clock menu more-arrow no yes mobile

Filed under:

The Phillies Didn't Improve Themselves Over The Offseason, And That's Good

This will not make the Phillies better.
This will not make the Phillies better.

Much of the hand-wringing we've seen lately across various media has gone like this: the Phillies haven't improved since last year, so they're doomed. This is half right, but all wrong. It's probably true that they haven't improved -- in fact, they're probably worse. But that's nothing to be upset by. If anything, we should be happy about it.

Before getting to why, let's first recognize that expecting a 102-win team to improve is kind of unrealistic and unfair. How much better could they have gotten?

Of course, the inevitable counterargument is, "So what if they won 102 games? They weren't good enough when it mattered, and they haven't fixed that!" But just because the Phils lost to St. Louis doesn't mean they had some sort of fatal flaw that required fixing. In baseball, anyone can win or lose any postseason series. So the Division Series loss isn't a proper baseline. It was just a semi-random event that could easily have gone the other way even if replayed with the exact same personnel.

So, fine, the Phillies didn't "need" to improve. But how could it be a good thing that they didn't? Wouldn't it at least have been nice if they had? Not necessarily, and here's why. For nearly every action taken to acquire players, there is a somewhat-close-to-equal and opposite reaction. Acquisitions have costs as well as benefits. In trades, you give up value to get value. In free agent signings, you spend money that otherwise could be allocated elsewhere. There are no (systematic) free lunches.

Now, there are market inefficiencies, and if you have an extraordinarily smart GM, he may be able to exploit them with some regularity, and that can give you an edge. But market inefficiencies aren't magic. Being smart can improve the long-term yield on your investments, so to speak, but you're still going to have costs in your cost-benefit analyses. More importantly, you can't create market inefficiencies -- you can only react to them. It's great if your GM is smart enough to recognize them when they arise, but "fix your team through exploiting inefficiencies" is not a reasonable offseason plan -- it's a hope, not a policy. Formulating a policy means allocating resources among competing priorities.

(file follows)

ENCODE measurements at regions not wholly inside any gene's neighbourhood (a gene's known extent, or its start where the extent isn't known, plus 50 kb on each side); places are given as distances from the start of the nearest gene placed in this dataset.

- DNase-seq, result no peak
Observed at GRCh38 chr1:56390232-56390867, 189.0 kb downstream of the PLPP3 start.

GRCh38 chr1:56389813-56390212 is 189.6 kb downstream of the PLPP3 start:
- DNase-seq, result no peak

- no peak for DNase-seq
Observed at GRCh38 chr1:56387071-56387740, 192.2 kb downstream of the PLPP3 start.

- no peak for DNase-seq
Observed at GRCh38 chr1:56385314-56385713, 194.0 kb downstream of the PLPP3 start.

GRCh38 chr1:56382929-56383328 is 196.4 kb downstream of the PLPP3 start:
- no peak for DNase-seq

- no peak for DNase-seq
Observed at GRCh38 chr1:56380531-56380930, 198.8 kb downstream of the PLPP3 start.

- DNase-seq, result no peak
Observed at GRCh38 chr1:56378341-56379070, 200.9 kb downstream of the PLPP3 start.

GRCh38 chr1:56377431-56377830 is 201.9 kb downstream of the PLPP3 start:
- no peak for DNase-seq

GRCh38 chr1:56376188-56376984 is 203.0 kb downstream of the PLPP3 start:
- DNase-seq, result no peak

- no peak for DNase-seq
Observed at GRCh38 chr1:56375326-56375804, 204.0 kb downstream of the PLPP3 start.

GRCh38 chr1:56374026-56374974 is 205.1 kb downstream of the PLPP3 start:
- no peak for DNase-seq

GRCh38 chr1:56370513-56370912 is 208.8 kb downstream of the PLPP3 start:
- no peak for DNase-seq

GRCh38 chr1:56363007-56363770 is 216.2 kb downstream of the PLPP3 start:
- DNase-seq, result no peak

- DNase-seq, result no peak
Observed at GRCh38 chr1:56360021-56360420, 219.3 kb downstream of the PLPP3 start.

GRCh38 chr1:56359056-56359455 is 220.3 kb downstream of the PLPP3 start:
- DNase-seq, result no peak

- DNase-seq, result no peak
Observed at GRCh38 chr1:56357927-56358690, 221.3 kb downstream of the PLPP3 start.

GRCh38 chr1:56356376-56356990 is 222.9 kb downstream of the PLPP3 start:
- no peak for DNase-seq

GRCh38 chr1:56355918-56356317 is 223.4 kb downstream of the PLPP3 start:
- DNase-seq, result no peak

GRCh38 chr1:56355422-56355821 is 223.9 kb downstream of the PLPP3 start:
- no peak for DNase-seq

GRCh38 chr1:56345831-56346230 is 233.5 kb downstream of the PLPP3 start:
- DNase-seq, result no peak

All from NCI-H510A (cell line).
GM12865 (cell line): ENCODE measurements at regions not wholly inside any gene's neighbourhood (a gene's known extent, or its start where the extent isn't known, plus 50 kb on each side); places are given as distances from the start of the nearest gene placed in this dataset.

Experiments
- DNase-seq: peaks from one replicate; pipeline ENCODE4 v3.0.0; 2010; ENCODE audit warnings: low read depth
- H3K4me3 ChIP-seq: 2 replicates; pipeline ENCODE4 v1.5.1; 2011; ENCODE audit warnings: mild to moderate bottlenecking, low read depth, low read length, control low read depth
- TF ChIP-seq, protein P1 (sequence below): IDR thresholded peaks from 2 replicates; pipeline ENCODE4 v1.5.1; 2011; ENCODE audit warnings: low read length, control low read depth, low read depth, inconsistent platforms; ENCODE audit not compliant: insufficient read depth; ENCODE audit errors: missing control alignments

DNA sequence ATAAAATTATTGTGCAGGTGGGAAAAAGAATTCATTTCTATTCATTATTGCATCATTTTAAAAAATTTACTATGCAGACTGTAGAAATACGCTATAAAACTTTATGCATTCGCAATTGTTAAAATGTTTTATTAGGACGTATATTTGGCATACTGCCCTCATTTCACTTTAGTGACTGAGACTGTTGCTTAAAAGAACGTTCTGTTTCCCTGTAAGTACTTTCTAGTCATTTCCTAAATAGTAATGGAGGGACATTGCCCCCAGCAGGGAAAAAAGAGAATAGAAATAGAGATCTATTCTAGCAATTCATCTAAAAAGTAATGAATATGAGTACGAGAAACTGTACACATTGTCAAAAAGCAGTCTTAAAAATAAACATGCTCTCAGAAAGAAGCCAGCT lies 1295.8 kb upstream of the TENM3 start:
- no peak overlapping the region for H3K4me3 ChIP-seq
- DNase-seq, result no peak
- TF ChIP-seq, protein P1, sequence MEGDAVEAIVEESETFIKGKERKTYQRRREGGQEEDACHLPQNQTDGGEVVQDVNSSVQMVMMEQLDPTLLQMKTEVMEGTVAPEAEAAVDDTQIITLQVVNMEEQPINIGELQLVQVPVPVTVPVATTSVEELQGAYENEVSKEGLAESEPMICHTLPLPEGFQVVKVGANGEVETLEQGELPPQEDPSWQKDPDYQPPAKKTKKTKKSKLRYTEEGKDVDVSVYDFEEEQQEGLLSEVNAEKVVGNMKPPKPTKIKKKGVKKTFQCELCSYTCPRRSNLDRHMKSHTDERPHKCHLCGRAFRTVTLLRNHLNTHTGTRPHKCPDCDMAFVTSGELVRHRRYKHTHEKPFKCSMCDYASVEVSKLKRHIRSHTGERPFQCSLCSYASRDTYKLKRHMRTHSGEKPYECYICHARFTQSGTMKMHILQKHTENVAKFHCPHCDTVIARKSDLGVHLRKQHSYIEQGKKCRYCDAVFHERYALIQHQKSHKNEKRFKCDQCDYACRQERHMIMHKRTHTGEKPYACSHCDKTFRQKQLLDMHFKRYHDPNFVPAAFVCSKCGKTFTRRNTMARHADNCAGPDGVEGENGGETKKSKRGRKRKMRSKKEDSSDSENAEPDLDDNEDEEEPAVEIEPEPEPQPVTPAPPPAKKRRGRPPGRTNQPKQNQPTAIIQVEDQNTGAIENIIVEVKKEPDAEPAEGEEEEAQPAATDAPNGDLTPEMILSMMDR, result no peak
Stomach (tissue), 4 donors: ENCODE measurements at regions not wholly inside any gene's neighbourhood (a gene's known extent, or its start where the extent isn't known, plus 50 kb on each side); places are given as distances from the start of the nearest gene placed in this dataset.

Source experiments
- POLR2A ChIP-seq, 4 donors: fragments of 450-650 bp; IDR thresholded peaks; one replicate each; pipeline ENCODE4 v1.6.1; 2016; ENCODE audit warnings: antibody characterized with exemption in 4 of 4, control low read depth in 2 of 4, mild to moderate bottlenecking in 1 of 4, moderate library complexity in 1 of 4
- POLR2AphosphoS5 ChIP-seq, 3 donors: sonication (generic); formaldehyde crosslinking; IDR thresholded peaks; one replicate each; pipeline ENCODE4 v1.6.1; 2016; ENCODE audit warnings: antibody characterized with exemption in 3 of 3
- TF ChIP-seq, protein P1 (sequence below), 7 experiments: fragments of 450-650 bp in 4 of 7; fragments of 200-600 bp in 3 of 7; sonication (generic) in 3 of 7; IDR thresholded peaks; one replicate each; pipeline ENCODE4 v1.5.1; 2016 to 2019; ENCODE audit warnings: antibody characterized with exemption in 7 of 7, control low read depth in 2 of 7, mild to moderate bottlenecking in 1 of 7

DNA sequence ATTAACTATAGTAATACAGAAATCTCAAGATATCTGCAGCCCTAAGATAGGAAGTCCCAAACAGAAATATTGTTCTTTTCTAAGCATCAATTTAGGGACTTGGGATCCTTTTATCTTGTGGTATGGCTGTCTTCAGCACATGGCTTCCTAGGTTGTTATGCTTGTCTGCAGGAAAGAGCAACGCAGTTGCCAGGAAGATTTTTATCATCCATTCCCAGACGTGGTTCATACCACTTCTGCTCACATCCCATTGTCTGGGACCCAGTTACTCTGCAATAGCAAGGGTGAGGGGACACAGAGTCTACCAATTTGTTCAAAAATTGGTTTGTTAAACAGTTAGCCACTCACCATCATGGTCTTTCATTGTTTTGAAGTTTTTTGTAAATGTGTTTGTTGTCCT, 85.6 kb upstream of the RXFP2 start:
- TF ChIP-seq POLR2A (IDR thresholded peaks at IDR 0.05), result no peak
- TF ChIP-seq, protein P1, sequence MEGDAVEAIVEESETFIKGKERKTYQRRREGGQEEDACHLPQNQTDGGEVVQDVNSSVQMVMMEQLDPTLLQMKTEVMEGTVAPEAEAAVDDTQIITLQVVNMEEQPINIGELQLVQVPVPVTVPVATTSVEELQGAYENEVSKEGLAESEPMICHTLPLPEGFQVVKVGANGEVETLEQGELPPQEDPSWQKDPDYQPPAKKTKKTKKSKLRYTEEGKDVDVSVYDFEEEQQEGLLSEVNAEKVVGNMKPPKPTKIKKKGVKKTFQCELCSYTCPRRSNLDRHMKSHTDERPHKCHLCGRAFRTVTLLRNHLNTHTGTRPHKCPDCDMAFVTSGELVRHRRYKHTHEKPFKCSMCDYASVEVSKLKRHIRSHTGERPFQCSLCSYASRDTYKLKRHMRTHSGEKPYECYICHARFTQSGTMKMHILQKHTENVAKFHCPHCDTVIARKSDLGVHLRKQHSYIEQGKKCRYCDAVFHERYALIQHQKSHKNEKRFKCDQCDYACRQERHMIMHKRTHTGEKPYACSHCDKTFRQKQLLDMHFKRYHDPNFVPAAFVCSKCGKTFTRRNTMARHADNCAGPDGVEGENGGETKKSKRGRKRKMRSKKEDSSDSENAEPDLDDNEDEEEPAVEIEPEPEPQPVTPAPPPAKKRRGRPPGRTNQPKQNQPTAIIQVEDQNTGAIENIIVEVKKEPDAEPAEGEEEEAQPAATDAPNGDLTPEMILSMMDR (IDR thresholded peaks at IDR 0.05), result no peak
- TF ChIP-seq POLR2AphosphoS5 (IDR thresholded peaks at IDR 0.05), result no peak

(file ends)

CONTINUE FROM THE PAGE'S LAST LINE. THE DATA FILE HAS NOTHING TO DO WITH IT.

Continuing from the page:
The Phillies had two ways to improve this offseason: spend more, or make trades. But they already had the NL's largest budget last year, so it isn't realistic to argue that they should have spent significantly more. (And hardly anyone's arguing that, as far as I can tell.)

That leaves trades. To get value in a trade, you need to give up value. There were two types of commodities they could have given up: present talent and future talent. But trying to trade present talent to improve the team wouldn't have made sense as a plan. It would have just been a plus and a minus on the same balance sheet.

Which leaves us with trading away future talent, a/k/a prospects. That really might have enabled the 2012 Phillies to be better than the 2011 Phillies. But not without cost. The costs just would have been delayed, like a ticking time bomb. Is that really what anyone wants? Strengthening the 2012 Phillies by weakening the 2015, 2016, and 2017 Phillies? Doesn't it make more sense to let a 102-win team get a little worse, than to hurt future teams whose ability to contend is still hanging in the balance?

If you think about it, the only way you can systematically improve an organization is through the draft and other amateur signings. That's the only time when you can plan to have an influx of talent without a corresponding outflow of costs. All other transactions just move resources from one place to another place -- mainly, from the future to the present or from the present to the future. If the Phillies decided, this winter, not to improve their current team at the expense of their future teams, then that was reasonable. There may be reasons to criticize choices they made in the past that are affecting them now, or long-term policies they're following now that may harm them down the road. But the basic contours of the 2012 team's fate were set long before the 2011-12 offseason.